Returning to the UK example above, we know from the USGS that 140,000 tonnes of cobalt was mined in 2018. There are currently 31.5 million cars in the British Isles. At 20kg of cobalt per EV, converting 31.3 million cars to EVs (31.5 million minus 133,670 EVs in Britain = ~31.3 million) by 2050 would require 626,000 tonnes of cobalt - 4.4 times current production. 


Now we don’t believe that by 2050, there will be 100% EV penetration, but even if it’s, say, 40%, that is 12,520,000 electric vehicles in the UK. At 20kg of cobalt per EV, we are looking at 250,400t of cobalt, or 1.7X current production. 


Remember this is only for one country. A more useful number is to take the global EV penetration to see how much cobalt and other battery metals 40% would require. There are currently ~1.2 billion vehicles in the world. From that, subtract the total number of EVs, currently about 5.6 million, which leaves 1,194,400,000 fossil-fueled vehicles. 40% EV penetration of remaining gas or diesel vehicles gives us 477,760,000 EVs by 2050. (* Important note: This number does not take into account expected EV growth. By 2030 the International Energy Agency projects 125 million EVs will be on the road). 


At 20kg of cobalt per EV, we are looking at 9,555,200 tonnes of cobalt, or 68.2X current annual production. 




As we wrote in The coming copper crunch, copper mine production is expected to increase for the next year or so, on the back of copper mines developed during the 2012-16 mining downturn, then drop off significantly. By 2035, without major new mines up and running to replace the ore that is being depleted from existing copper mines, we are looking at a 15-million-tonne supply deficit by 2035. Four to six million tonnes of added capacity are needed by 2025.


That’s the supply side of the equation which, if you’re a copper miner, is pretty flat, at least until around 2021. After that, analysts are predicting that mined supply of the red metal will not be able to keep up with demand. Demand for copper is growing and will continue to keep pushing higher, due to the continuing growth in electrical vehicles (EVs use four times as much copper as gas-powered vehicles), plus all of copper’s uses in infrastructure build-outs that are being planned, such as China’s Belt and Road Initiative and the $2 trillion recently announced to tackle America’s infrastructure deficit.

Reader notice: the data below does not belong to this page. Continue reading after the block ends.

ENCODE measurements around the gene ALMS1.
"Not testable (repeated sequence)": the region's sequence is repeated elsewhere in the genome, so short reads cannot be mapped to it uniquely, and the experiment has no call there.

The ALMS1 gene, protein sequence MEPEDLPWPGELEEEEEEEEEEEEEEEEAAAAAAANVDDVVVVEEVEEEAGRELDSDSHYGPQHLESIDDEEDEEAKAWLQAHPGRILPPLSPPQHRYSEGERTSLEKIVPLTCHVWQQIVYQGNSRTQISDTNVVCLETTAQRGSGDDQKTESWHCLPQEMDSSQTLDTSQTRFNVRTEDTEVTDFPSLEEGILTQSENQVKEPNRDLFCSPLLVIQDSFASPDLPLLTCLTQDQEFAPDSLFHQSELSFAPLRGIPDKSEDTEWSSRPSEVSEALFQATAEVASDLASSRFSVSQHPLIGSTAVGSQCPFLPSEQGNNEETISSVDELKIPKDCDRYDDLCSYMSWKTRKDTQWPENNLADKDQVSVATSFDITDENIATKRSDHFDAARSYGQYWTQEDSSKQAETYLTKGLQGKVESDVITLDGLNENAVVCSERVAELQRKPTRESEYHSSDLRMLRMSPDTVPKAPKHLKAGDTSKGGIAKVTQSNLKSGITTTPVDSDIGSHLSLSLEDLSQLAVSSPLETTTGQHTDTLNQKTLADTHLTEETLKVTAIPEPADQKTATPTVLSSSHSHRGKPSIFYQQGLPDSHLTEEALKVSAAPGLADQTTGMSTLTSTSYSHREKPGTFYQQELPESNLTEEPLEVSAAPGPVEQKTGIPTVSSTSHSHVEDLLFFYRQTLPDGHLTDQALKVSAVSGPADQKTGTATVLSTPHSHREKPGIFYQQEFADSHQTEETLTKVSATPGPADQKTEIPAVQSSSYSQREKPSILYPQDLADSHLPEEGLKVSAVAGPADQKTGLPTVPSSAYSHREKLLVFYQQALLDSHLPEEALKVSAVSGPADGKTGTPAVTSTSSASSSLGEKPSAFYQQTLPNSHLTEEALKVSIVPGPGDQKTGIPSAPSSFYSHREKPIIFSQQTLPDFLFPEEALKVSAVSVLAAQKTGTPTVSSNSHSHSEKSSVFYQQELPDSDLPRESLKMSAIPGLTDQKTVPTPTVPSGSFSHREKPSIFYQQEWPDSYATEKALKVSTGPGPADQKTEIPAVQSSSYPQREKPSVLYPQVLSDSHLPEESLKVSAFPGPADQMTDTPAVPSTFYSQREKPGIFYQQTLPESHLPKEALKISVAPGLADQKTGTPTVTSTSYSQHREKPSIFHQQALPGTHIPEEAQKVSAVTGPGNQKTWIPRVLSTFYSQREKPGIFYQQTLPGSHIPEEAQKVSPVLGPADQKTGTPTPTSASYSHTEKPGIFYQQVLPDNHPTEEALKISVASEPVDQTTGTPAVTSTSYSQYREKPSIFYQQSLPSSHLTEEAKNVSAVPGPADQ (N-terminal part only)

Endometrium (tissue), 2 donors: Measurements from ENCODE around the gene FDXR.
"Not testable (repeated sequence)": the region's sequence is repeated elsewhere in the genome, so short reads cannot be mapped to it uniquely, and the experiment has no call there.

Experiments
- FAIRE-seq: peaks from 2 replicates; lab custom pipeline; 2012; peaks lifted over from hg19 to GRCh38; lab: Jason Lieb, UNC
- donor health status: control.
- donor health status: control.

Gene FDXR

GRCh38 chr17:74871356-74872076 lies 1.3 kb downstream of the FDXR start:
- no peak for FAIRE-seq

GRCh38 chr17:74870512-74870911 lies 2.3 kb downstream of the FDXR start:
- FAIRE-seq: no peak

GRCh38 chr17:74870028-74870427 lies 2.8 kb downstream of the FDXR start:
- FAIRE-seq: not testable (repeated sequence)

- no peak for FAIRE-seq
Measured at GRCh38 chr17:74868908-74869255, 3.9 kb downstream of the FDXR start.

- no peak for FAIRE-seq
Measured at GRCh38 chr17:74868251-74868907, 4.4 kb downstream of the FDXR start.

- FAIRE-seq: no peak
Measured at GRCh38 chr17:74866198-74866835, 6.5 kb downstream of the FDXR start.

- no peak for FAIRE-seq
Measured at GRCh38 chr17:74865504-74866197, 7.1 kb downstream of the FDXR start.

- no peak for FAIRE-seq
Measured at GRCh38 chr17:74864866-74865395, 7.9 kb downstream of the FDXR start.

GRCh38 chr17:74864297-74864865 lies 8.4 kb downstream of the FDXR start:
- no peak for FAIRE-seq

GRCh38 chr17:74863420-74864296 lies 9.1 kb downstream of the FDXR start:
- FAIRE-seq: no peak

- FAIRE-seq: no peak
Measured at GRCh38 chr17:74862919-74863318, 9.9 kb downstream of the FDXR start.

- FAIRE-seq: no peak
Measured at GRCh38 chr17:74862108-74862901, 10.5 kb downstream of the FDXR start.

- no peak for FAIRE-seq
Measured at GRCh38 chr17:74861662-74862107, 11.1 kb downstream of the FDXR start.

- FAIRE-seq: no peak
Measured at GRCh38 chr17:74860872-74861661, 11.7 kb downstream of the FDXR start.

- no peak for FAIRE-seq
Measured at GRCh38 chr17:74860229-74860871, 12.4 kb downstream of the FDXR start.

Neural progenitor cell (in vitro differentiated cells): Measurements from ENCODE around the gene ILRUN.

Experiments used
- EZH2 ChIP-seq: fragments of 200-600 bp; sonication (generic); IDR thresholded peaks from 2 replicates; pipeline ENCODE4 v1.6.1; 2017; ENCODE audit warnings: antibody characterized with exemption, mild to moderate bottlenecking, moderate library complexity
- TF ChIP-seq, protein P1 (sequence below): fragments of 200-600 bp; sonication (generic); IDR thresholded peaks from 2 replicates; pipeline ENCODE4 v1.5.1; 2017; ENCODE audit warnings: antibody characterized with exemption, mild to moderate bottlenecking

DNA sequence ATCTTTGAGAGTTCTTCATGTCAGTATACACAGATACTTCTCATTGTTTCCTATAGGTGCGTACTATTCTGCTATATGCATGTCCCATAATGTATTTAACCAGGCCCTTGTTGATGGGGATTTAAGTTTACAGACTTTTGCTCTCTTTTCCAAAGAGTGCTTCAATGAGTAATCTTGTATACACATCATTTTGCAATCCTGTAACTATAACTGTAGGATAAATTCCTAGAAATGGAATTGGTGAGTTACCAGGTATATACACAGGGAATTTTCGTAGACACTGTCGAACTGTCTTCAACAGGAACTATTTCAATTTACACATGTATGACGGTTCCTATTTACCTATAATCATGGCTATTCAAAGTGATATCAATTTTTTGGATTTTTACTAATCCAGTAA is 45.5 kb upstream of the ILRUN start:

Copper’s indispensability in construction, telecommunications and transportation means that prices are insulated from a major downturn.


From the previous example, 40% EV penetration gives us 477,760,000 EVs by 2050. At 83kg of copper EV, the electric vehicle market would require 39,654,080 tonnes of copper, or 2.2X 2018 global production. 




A Tesla executive said earlier this year that the company is worried about a shortage of lithium. And while the number of EVs on the roads are expected to multiply in coming years, they can only progress as fast as the lithium-ion batteries that go into them.


The pendulum is clearly China. Consider that in 2018, China sold 1.182 million NEVs (new energy vehicles including electrics and hybrids), 520,000 or 78% more than in 2017. And that was just 4.1% of China’s total vehicle market.


By 2025, the Chinese government wants EVs to represent 20% of all cars sold.


By comparison, the US sold 361,307 EVs in 2018, just under a third of China’s volume.


As Quartz notes, in order to maintain its dominance in the lithium market, Chinese manufacturers need a lot of cheap lithium. That explains why its largest lithium miner, Tianqi Lithium, owns 51% of Australia’s Greenbushes spodumene mine - the world’s dominant hard-rock lithium mine. And why China bid for, and got, a 23.7% stake in Chilean state lithium miner SQM, the second largest in the world, for $4.1 billion.


As China’s mark on the lithium market becomes more pronounced, growth in the sale of lithium end products is taking off.


According to Adamas Intelligence, in February 2019, 75% more lithium carbonate was deployed for batteries in electric and hybrid passenger vehicles compared to February, 2018.